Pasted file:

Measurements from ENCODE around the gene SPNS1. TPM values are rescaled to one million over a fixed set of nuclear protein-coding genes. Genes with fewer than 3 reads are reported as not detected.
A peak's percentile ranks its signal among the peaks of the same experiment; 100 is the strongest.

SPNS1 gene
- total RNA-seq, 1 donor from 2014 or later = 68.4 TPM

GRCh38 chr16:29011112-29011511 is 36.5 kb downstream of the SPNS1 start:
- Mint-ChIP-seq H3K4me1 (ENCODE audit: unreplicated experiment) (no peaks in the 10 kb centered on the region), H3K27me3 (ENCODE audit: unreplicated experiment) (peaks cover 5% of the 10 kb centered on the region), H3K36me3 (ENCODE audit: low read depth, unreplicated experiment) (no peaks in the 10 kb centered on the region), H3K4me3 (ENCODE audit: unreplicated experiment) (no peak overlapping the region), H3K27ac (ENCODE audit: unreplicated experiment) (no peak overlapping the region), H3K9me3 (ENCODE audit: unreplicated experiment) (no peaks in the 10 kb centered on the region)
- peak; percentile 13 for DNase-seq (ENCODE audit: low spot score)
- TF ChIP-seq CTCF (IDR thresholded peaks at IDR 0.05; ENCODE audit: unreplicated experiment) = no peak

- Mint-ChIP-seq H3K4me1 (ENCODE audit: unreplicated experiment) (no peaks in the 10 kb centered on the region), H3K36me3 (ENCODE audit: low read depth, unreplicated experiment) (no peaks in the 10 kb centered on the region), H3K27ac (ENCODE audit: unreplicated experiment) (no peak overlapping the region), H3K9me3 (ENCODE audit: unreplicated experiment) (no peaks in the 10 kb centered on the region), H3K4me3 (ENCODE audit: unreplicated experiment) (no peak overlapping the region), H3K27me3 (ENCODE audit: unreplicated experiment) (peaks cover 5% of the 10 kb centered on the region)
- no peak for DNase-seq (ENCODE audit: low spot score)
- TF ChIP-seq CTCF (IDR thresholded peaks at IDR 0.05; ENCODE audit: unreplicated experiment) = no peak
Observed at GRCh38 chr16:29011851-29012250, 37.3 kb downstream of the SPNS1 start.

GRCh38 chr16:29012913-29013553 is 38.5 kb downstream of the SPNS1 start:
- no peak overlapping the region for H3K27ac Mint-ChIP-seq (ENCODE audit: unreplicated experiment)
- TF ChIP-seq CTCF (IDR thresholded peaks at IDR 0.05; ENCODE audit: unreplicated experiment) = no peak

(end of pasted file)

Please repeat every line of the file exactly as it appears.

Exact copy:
Measurements from ENCODE around the gene SPNS1. TPM values are rescaled to one million over a fixed set of nuclear protein-coding genes. Genes with fewer than 3 reads are reported as not detected.
A peak's percentile ranks its signal among the peaks of the same experiment; 100 is the strongest.

SPNS1 gene
- total RNA-seq, 1 donor from 2014 or later = 68.4 TPM

GRCh38 chr16:29011112-29011511 is 36.5 kb downstream of the SPNS1 start:
- Mint-ChIP-seq H3K4me1 (ENCODE audit: unreplicated experiment) (no peaks in the 10 kb centered on the region), H3K27me3 (ENCODE audit: unreplicated experiment) (peaks cover 5% of the 10 kb centered on the region), H3K36me3 (ENCODE audit: low read depth, unreplicated experiment) (no peaks in the 10 kb centered on the region), H3K4me3 (ENCODE audit: unreplicated experiment) (no peak overlapping the region), H3K27ac (ENCODE audit: unreplicated experiment) (no peak overlapping the region), H3K9me3 (ENCODE audit: unreplicated experiment) (no peaks in the 10 kb centered on the region)
- peak; percentile 13 for DNase-seq (ENCODE audit: low spot score)
- TF ChIP-seq CTCF (IDR thresholded peaks at IDR 0.05; ENCODE audit: unreplicated experiment) = no peak

- Mint-ChIP-seq H3K4me1 (ENCODE audit: unreplicated experiment) (no peaks in the 10 kb centered on the region), H3K36me3 (ENCODE audit: low read depth, unreplicated experiment) (no peaks in the 10 kb centered on the region), H3K27ac (ENCODE audit: unreplicated experiment) (no peak overlapping the region), H3K9me3 (ENCODE audit: unreplicated experiment) (no peaks in the 10 kb centered on the region), H3K4me3 (ENCODE audit: unreplicated experiment) (no peak overlapping the region), H3K27me3 (ENCODE audit: unreplicated experiment) (peaks cover 5% of the 10 kb centered on the region)
- no peak for DNase-seq (ENCODE audit: low spot score)
- TF ChIP-seq CTCF (IDR thresholded peaks at IDR 0.05; ENCODE audit: unreplicated experiment) = no peak
Observed at GRCh38 chr16:29011851-29012250, 37.3 kb downstream of the SPNS1 start.

GRCh38 chr16:29012913-29013553 is 38.5 kb downstream of the SPNS1 start:
- no peak overlapping the region for H3K27ac Mint-ChIP-seq (ENCODE audit: unreplicated experiment)
- TF ChIP-seq CTCF (IDR thresholded peaks at IDR 0.05; ENCODE audit: unreplicated experiment) = no peak